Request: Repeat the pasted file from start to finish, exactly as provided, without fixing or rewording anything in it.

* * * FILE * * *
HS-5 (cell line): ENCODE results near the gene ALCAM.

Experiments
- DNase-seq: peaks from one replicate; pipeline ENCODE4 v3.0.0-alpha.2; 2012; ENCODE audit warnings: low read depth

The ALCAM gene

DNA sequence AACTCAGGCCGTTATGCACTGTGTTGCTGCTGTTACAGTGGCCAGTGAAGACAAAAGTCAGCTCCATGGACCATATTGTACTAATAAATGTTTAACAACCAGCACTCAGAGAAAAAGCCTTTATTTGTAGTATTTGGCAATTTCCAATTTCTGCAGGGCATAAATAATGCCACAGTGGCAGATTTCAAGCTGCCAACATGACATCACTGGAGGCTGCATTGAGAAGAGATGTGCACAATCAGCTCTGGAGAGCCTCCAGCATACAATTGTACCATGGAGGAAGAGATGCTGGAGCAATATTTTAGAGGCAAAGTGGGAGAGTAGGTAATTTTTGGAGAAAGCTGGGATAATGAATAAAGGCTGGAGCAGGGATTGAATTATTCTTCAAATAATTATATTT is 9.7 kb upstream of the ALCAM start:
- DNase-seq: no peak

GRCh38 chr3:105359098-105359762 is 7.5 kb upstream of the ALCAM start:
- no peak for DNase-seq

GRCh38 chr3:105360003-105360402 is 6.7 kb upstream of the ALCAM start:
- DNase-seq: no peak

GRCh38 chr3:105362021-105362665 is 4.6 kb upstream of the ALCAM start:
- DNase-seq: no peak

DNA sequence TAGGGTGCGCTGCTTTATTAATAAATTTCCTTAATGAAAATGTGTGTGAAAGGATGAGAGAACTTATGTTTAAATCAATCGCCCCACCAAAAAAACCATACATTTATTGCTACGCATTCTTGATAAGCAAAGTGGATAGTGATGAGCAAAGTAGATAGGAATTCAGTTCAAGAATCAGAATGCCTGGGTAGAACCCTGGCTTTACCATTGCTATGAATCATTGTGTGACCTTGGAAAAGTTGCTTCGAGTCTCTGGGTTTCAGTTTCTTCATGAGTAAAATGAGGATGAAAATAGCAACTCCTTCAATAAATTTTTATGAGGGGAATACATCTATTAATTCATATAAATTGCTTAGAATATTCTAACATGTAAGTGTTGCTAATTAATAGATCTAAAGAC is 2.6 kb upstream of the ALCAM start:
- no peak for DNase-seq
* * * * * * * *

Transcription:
HS-5 (cell line): ENCODE results near the gene ALCAM.

Experiments
- DNase-seq: peaks from one replicate; pipeline ENCODE4 v3.0.0-alpha.2; 2012; ENCODE audit warnings: low read depth

The ALCAM gene

DNA sequence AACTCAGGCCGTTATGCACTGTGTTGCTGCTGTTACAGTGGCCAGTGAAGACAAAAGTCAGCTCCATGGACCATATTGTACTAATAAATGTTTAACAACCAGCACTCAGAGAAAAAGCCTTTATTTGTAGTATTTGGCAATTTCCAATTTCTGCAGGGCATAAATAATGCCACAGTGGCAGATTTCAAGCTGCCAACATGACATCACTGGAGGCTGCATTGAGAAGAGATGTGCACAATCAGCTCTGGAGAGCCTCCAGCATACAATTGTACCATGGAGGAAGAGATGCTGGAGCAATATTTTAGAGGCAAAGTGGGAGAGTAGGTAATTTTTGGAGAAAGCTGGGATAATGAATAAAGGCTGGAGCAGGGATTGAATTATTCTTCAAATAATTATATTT is 9.7 kb upstream of the ALCAM start:
- DNase-seq: no peak

GRCh38 chr3:105359098-105359762 is 7.5 kb upstream of the ALCAM start:
- no peak for DNase-seq

GRCh38 chr3:105360003-105360402 is 6.7 kb upstream of the ALCAM start:
- DNase-seq: no peak

GRCh38 chr3:105362021-105362665 is 4.6 kb upstream of the ALCAM start:
- DNase-seq: no peak

DNA sequence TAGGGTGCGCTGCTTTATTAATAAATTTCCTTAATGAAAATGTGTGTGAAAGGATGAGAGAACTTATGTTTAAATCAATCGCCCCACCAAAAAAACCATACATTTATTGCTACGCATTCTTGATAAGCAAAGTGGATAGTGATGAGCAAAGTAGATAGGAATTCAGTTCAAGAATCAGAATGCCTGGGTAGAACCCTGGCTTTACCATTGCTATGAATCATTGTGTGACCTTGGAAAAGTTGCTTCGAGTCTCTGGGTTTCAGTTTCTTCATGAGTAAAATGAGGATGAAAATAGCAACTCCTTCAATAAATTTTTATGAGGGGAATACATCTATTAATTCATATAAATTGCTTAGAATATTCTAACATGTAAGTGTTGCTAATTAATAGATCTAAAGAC is 2.6 kb upstream of the ALCAM start:
- no peak for DNase-seq